BBQ restaurants are notorious for their large portion sizes. It's easy to eat a full day's worth of calories and fat -- or more -- in just one meal. This doesn't mean that you need to avoid these restaurants; you can still eat healthy if you make the right choices.
While it may be tempting to get an order of spareribs, these tasty treats have a full day's worth of saturated fat with 16 grams. Even an order of a half chicken isn't as healthy as it sounds, as this dish is often basted with fat and the large portion size brings the saturated fat content up to 14 grams. A better choice is smoked barbecue turkey breast, which has about 6 grams of saturated fat, or a pulled pork sandwich, which has about 8 grams of saturated fat. A 4-ounce serving of smoked turkey is only about 160 calories. If you want to order one of the more calorie- and fat-dense options, at least make it into two meals and save half for lunch the next day.
Another option is the type of sauce that's used. When eating at barbecue restaurants, opt for vinegar sauce if it's available, as this sauce tends to be lower in calories. White sauce is typically highest in calories, with mustard and red sauce falling somewhere in between. Just be careful if you need to watch your sodium, as both red and mustard sauces tend to be high in sodium. Whatever type of sauce you choose, limit the amount you use.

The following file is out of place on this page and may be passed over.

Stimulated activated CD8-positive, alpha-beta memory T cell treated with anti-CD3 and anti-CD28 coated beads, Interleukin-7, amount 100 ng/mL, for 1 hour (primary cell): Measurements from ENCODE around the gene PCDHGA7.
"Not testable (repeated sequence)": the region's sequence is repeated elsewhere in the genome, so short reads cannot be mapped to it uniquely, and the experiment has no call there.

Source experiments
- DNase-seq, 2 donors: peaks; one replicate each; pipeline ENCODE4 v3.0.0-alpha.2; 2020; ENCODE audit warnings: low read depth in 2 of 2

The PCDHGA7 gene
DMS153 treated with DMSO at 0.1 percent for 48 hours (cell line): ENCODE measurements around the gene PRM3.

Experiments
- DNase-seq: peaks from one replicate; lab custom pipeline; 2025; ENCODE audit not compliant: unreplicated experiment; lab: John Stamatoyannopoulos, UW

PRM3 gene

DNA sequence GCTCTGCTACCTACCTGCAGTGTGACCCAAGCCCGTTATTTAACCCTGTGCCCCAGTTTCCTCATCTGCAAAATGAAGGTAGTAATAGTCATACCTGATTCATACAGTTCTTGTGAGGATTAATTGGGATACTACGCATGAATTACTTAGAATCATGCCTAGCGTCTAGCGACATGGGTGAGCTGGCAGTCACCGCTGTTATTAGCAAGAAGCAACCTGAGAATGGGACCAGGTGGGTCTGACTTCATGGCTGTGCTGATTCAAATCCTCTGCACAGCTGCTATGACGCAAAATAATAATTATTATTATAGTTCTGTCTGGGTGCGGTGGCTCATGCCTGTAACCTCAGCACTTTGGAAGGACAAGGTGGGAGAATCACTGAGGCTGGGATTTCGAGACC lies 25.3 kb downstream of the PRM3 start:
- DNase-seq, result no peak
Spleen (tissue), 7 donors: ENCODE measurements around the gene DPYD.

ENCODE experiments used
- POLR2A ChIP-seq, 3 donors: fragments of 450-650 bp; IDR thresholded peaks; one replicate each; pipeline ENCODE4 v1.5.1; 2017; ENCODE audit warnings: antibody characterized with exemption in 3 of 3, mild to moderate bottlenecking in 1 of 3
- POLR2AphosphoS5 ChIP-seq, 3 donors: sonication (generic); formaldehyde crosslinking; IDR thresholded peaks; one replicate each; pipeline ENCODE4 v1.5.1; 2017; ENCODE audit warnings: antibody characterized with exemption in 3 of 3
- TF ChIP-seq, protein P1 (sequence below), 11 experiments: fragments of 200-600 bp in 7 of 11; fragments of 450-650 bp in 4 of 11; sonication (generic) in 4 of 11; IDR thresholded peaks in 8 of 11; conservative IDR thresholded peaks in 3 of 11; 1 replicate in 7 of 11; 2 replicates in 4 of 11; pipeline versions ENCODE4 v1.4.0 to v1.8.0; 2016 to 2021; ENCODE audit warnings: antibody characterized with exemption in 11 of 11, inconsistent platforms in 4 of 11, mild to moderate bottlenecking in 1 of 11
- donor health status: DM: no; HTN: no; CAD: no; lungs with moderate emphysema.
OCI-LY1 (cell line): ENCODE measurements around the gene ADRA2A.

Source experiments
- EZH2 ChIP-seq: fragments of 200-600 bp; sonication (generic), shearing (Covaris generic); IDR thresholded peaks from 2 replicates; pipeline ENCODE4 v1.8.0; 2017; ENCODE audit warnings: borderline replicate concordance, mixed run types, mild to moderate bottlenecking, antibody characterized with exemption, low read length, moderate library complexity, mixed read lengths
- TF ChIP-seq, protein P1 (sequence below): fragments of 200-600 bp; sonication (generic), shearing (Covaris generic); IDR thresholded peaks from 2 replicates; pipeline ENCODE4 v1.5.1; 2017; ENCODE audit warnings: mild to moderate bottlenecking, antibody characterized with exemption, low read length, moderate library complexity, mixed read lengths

No meal at BBQ restaurants is complete without a side dish or two. The problem is, some of these side dishes are very high in fat and calories. For example, macaroni and cheese has almost 500 calories and 23 grams of fat in each 1-cup serving. A serving of onion rings can have more than 900 calories and 50 grams of fat. Cornbread is a slightly better option, since a small 65-gram piece has about 173 calories and 4.6 grams of fat. Most restaurants serve a portion that's way larger than this though. You'll get more nutritional benefits from a serving of cole slaw, which has a similar amount of calories but also 2 grams of fiber and significant amounts of vitamins A, C and K. Even better, opt for a salad with dressing on the side or vegetables that aren't fried or smothered in butter or sauce. Other relatively good side options include baked beans, collard greens or a black bean and corn salad.
For more healthy options, talk with a waiter at a local BBQ restaurant, such as Grumpy's Bar B Que Roadhouse.